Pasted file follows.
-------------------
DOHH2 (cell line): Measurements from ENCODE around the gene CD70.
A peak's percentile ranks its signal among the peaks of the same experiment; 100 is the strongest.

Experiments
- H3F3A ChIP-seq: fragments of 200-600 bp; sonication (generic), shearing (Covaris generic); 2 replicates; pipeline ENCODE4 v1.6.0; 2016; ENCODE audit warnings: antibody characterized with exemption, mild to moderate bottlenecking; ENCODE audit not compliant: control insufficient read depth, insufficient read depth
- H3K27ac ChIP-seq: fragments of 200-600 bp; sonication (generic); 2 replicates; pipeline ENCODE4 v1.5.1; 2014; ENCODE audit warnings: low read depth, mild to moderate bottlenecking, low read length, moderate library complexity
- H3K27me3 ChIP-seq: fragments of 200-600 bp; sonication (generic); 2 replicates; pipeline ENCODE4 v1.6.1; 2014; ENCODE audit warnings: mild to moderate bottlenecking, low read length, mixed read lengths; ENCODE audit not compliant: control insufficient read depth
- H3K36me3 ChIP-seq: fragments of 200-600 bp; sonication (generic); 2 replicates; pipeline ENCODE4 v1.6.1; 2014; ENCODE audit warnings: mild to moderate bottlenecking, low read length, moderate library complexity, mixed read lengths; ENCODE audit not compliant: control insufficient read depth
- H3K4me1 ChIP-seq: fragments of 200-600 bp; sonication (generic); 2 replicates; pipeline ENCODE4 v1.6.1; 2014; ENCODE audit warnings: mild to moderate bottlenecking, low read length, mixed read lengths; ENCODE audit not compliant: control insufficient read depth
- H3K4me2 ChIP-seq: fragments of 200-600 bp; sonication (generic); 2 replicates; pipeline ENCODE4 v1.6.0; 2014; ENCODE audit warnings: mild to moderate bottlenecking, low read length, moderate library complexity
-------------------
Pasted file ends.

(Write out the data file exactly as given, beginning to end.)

DOHH2 (cell line): Measurements from ENCODE around the gene CD70.
A peak's percentile ranks its signal among the peaks of the same experiment; 100 is the strongest.

Experiments
- H3F3A ChIP-seq: fragments of 200-600 bp; sonication (generic), shearing (Covaris generic); 2 replicates; pipeline ENCODE4 v1.6.0; 2016; ENCODE audit warnings: antibody characterized with exemption, mild to moderate bottlenecking; ENCODE audit not compliant: control insufficient read depth, insufficient read depth
- H3K27ac ChIP-seq: fragments of 200-600 bp; sonication (generic); 2 replicates; pipeline ENCODE4 v1.5.1; 2014; ENCODE audit warnings: low read depth, mild to moderate bottlenecking, low read length, moderate library complexity
- H3K27me3 ChIP-seq: fragments of 200-600 bp; sonication (generic); 2 replicates; pipeline ENCODE4 v1.6.1; 2014; ENCODE audit warnings: mild to moderate bottlenecking, low read length, mixed read lengths; ENCODE audit not compliant: control insufficient read depth
- H3K36me3 ChIP-seq: fragments of 200-600 bp; sonication (generic); 2 replicates; pipeline ENCODE4 v1.6.1; 2014; ENCODE audit warnings: mild to moderate bottlenecking, low read length, moderate library complexity, mixed read lengths; ENCODE audit not compliant: control insufficient read depth
- H3K4me1 ChIP-seq: fragments of 200-600 bp; sonication (generic); 2 replicates; pipeline ENCODE4 v1.6.1; 2014; ENCODE audit warnings: mild to moderate bottlenecking, low read length, mixed read lengths; ENCODE audit not compliant: control insufficient read depth
- H3K4me2 ChIP-seq: fragments of 200-600 bp; sonication (generic); 2 replicates; pipeline ENCODE4 v1.6.0; 2014; ENCODE audit warnings: mild to moderate bottlenecking, low read length, moderate library complexity